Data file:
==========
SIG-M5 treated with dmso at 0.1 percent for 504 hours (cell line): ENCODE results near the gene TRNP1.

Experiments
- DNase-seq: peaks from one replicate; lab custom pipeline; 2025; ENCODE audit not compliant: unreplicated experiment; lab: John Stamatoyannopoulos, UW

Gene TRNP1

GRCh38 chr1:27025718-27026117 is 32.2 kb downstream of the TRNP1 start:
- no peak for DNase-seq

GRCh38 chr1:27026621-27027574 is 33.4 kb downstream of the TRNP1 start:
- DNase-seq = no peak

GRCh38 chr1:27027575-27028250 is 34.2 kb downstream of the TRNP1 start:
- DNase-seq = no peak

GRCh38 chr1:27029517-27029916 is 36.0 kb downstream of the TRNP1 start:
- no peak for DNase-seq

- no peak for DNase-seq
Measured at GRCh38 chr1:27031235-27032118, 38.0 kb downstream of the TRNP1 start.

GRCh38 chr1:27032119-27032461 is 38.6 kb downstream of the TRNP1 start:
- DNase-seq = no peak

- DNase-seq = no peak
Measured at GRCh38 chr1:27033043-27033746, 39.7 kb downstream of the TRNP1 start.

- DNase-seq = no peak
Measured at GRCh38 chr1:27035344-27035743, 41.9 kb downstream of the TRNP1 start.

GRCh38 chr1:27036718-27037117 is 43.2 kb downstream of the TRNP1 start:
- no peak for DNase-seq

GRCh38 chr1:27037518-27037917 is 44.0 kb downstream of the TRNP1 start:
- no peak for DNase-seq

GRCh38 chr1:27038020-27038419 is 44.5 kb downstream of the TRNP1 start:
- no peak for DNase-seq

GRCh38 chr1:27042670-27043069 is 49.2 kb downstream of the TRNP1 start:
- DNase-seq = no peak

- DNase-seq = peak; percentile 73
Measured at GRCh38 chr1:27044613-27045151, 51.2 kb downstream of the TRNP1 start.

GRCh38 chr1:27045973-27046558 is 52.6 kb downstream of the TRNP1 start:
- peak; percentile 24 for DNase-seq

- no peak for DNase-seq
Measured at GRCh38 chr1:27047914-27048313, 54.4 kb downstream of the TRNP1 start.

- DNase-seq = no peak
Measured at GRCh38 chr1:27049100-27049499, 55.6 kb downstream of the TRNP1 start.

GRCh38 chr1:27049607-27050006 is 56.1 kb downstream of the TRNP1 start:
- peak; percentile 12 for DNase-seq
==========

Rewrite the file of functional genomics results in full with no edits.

SIG-M5 treated with dmso at 0.1 percent for 504 hours (cell line): ENCODE results near the gene TRNP1.

Experiments
- DNase-seq: peaks from one replicate; lab custom pipeline; 2025; ENCODE audit not compliant: unreplicated experiment; lab: John Stamatoyannopoulos, UW

Gene TRNP1

GRCh38 chr1:27025718-27026117 is 32.2 kb downstream of the TRNP1 start:
- no peak for DNase-seq

GRCh38 chr1:27026621-27027574 is 33.4 kb downstream of the TRNP1 start:
- DNase-seq = no peak

GRCh38 chr1:27027575-27028250 is 34.2 kb downstream of the TRNP1 start:
- DNase-seq = no peak

GRCh38 chr1:27029517-27029916 is 36.0 kb downstream of the TRNP1 start:
- no peak for DNase-seq

- no peak for DNase-seq
Measured at GRCh38 chr1:27031235-27032118, 38.0 kb downstream of the TRNP1 start.

GRCh38 chr1:27032119-27032461 is 38.6 kb downstream of the TRNP1 start:
- DNase-seq = no peak

- DNase-seq = no peak
Measured at GRCh38 chr1:27033043-27033746, 39.7 kb downstream of the TRNP1 start.

- DNase-seq = no peak
Measured at GRCh38 chr1:27035344-27035743, 41.9 kb downstream of the TRNP1 start.

GRCh38 chr1:27036718-27037117 is 43.2 kb downstream of the TRNP1 start:
- no peak for DNase-seq

GRCh38 chr1:27037518-27037917 is 44.0 kb downstream of the TRNP1 start:
- no peak for DNase-seq

GRCh38 chr1:27038020-27038419 is 44.5 kb downstream of the TRNP1 start:
- no peak for DNase-seq

GRCh38 chr1:27042670-27043069 is 49.2 kb downstream of the TRNP1 start:
- DNase-seq = no peak

- DNase-seq = peak; percentile 73
Measured at GRCh38 chr1:27044613-27045151, 51.2 kb downstream of the TRNP1 start.

GRCh38 chr1:27045973-27046558 is 52.6 kb downstream of the TRNP1 start:
- peak; percentile 24 for DNase-seq

- no peak for DNase-seq
Measured at GRCh38 chr1:27047914-27048313, 54.4 kb downstream of the TRNP1 start.

- DNase-seq = no peak
Measured at GRCh38 chr1:27049100-27049499, 55.6 kb downstream of the TRNP1 start.

GRCh38 chr1:27049607-27050006 is 56.1 kb downstream of the TRNP1 start:
- peak; percentile 12 for DNase-seq